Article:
Going Solo. 1. So, you want to go solo?

Readers have asked me how I got to go solo. Hence, this new category of posts. Over twenty weeks, I will spell out, step by step, how to go solo. Posts will go up each Wednesday. While comments are not enabled on the blog, I’m always happy to answer questions. Grab me on Twitter @stulennon

On Fridays, I post about #livingthedream. Margaret and I have upped sticks from the UK and now live on the Mediterranean island, Cyprus. Mostly, it has been fantastic, although there have been so real lows too. You can catch up by clicking on the category “Living the Dream” in the main menu.

Going Solo

A key element of crafting our dream life is the ability to work for ourselves. I choose when and where I work. If I want to go to the beach, I go to the beach. I am master of my own time.

Sounds great, doesn’t it? It is.

Commuting

I work from home. I have a ground floor office that looks out onto my garden. It has a daybed, a couple of desks and a host of my favourite things. I work here, I read here, sometimes I nap here. In the past, I enjoyed listening to podcasts on my long walk to the office. Now, I take a swim before I come to the office, and can listen to podcasts all day, if I choose.

Working Hours

I play golf. Not everybody’s thing, I know, but I love it. Three times a week, I’m at the club. I play, drink a beer with my friends, maybe have a meal. It’s a lot of fun.

Cyprus is hot. In summer, it’s really hot. There is air conditioning in the office, but I don’t use it. When it gets unbearably hot, I go for a swim, then take a nap.

It’s tough to fit golf and naps into a traditional “employed”, working week. Certainly, everywhere that I’ve worked took a dim view of me going to sleep in the afternoons.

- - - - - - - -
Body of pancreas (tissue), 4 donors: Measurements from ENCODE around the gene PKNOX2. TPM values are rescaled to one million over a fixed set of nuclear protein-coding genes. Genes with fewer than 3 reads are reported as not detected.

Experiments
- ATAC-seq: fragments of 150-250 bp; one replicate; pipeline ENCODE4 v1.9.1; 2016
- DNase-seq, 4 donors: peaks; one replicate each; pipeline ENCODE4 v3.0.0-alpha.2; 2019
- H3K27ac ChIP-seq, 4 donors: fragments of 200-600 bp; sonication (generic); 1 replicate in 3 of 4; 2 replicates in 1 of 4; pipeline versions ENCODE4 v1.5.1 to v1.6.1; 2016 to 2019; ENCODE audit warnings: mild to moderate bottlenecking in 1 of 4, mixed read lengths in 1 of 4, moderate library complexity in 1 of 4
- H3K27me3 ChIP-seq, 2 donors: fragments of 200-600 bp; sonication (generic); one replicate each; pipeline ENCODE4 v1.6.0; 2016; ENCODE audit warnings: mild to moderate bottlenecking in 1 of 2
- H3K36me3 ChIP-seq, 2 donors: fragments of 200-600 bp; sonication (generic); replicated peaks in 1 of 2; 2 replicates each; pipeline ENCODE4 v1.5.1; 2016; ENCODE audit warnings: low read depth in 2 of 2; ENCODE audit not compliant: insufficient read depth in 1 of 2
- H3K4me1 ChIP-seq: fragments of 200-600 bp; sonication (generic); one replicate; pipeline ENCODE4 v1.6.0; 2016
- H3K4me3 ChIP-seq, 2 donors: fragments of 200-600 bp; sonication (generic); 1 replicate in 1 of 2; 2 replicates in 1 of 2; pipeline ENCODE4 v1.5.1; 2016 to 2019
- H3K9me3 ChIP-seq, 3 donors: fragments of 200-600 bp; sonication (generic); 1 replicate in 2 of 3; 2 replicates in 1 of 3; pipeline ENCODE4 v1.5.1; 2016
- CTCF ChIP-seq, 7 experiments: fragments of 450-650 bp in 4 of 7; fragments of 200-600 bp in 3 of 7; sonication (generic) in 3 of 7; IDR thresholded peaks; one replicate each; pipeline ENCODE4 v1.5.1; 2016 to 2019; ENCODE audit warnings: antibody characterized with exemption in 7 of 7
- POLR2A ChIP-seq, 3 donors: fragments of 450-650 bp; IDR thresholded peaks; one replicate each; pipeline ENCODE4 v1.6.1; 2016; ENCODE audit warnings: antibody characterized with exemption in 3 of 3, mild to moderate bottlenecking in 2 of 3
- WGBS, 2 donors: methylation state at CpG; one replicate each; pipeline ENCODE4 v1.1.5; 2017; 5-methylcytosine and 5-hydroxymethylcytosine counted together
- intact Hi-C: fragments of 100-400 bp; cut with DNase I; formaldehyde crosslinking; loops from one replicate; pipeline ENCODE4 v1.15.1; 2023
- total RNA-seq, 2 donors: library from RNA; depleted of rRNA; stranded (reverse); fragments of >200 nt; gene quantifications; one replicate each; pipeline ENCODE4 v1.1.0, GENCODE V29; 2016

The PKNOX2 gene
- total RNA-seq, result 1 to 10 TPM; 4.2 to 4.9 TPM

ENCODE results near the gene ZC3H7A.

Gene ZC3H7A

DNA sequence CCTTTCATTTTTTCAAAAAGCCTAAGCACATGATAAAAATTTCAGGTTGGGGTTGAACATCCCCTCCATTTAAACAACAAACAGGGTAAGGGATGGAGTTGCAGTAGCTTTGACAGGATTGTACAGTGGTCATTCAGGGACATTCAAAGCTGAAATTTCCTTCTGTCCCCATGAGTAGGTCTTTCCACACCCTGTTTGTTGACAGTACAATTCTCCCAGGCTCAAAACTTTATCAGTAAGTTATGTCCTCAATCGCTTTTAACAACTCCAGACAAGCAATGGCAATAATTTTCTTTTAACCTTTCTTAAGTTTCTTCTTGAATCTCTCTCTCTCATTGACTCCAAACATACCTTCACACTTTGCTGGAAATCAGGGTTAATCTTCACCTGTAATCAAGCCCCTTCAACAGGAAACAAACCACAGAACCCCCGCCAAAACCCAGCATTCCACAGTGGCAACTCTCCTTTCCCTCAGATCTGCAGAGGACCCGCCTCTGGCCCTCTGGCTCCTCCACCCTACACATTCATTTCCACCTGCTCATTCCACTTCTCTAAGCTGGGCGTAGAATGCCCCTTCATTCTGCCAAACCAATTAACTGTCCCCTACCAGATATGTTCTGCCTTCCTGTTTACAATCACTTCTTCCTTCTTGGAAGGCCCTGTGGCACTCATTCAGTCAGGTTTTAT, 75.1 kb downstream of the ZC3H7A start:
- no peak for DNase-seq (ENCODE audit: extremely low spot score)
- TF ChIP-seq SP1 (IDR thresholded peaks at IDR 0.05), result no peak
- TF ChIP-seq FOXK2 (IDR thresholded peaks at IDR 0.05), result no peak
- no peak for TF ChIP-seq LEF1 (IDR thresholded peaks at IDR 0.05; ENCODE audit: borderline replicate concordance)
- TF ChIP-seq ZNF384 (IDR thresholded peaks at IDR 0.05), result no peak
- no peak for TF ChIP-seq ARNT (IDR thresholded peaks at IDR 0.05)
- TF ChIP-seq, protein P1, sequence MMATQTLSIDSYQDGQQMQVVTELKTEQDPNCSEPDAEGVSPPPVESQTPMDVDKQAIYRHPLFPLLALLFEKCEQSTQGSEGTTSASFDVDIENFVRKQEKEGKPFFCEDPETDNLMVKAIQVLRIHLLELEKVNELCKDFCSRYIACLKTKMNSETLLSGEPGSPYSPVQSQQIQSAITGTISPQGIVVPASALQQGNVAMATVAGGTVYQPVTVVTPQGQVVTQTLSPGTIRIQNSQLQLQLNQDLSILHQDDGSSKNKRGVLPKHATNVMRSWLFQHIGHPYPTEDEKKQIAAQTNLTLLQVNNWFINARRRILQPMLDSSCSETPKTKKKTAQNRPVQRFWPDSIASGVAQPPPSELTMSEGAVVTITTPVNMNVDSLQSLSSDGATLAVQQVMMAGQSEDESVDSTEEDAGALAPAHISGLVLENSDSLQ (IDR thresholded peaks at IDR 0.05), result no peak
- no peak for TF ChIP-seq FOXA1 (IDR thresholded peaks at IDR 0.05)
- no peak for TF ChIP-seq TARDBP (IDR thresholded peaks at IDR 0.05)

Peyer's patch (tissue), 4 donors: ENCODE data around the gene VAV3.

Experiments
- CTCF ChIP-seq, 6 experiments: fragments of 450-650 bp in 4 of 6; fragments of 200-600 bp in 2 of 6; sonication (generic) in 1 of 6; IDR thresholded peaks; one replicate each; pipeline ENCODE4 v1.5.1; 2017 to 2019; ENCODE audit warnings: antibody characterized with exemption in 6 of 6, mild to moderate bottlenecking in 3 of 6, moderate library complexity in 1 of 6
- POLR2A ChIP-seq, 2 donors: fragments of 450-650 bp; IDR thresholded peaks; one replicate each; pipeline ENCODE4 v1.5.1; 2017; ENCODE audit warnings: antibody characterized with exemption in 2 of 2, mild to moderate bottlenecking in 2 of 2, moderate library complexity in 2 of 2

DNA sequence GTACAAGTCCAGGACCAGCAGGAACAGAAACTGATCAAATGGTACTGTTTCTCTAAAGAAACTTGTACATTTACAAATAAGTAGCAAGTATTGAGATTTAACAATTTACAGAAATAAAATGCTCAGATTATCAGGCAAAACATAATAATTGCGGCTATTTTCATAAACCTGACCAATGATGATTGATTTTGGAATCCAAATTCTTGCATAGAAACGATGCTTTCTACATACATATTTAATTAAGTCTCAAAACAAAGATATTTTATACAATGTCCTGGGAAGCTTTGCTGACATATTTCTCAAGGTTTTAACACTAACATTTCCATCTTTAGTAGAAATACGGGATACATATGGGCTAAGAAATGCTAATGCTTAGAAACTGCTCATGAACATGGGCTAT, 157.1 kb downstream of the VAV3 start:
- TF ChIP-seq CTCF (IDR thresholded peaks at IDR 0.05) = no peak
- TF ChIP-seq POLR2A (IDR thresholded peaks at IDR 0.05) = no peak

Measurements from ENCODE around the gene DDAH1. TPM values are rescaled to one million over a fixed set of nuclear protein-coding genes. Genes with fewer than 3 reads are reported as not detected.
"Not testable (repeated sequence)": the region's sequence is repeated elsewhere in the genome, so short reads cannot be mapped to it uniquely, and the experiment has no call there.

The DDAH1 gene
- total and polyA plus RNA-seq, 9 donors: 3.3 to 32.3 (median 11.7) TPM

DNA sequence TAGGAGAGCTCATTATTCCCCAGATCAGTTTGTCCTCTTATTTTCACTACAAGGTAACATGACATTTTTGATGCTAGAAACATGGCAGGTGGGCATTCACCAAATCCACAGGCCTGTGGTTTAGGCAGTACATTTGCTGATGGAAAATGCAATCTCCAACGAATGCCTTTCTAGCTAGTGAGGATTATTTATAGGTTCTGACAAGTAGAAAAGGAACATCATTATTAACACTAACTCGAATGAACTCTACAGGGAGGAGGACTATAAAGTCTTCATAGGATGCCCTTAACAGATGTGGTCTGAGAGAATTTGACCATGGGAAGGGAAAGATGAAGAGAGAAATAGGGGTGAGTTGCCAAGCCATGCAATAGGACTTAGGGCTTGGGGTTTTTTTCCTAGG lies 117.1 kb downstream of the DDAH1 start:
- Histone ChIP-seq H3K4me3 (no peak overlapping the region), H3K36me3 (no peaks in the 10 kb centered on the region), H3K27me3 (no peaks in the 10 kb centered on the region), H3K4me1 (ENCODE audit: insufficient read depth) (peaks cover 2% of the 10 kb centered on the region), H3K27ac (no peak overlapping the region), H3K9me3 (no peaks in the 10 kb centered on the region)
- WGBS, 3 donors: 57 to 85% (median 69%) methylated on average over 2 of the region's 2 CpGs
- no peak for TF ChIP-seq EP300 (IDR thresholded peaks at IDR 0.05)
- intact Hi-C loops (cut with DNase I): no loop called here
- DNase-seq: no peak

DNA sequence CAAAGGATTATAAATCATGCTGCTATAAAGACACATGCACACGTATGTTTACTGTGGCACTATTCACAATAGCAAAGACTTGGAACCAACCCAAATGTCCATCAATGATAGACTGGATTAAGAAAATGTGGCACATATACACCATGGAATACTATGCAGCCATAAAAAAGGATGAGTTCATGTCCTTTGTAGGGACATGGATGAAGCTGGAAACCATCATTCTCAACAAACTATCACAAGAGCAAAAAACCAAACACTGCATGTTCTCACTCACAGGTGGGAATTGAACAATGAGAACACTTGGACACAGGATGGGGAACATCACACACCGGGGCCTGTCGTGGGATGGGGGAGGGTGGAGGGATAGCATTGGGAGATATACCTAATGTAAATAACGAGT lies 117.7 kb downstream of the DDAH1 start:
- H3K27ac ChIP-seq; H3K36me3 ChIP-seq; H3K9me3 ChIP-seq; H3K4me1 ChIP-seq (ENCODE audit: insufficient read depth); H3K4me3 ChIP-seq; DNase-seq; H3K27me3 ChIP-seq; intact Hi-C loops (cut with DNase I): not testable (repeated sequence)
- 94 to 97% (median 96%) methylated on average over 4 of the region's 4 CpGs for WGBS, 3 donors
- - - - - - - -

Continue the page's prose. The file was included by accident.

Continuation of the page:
The Beach

Honestly, I’m not much of a beach-bum. That said, a lounger in the shade, The Mediterranean at my feet and a frozen cocktail at my side is not the worst way to spend an afternoon. I can do that and call it work. Technology enables us to work from anywhere. Sometimes, I swing by the beach to do some work, just to remind myself that I can.

The Boss

I’m accountable only to myself. There is nobody pushing me to do things that I don’t enjoy, or that add no value to my day. I decide what needs to be done, by when. It’s liberating.

Lucky me, huh?

Make your own luck.

There are no guarantees in life. Nor do many get everything that they dream. However – we can be pretty sure that doing nothing, leads to nothing.

Life is for living. I didn’t wake up one morning and find myself working for myself. A series of decisions have got me here.

I’ll lead you through those decisions, week by week.

My writing is supported by people like you.  The Going Solo series is free to all, but there are other series, limited to members only. Membership costs £12 per year. For this princely sum, you will get access to subscriber only posts, direct access to a members chatroom , and a digital copy of any and all work that I publish in the year. Become a member.

Living the Dream – 51. Back on Track

Everything is back on track.

Returned

Margaret has returned, bringing the elves with her. The house looks tidier, smells nicer and everything is where it should be. Both Spice and I have a spring in our step.

Temporary?

But for how long? One of Margaret’s closest friends is at the bedside of her mother, who will pass away today after a sudden illness. That’s a punch of perspective in the face. Mags is considering whether she should be getting back on a plane. Spice and I have both declared that we’ll manage; with practice, we’re improving.

Review

My ten days of golf, (which was actually eight days, one hiking day and one rest day) were lots of fun. I am fitter, striking the ball better and even managed to avoid rehydrating with beer. Whilst I feel spritely, my trousers are still tighter than I would like; having dealt with the ‘move more’ part of the equation, I now need to face the ‘eat less’ part. Boo.

Time

I love playing golf, and it is a great way of getting exercise that is appropriate for a round middle-aged man. But, my, it takes a long time. Let me explain.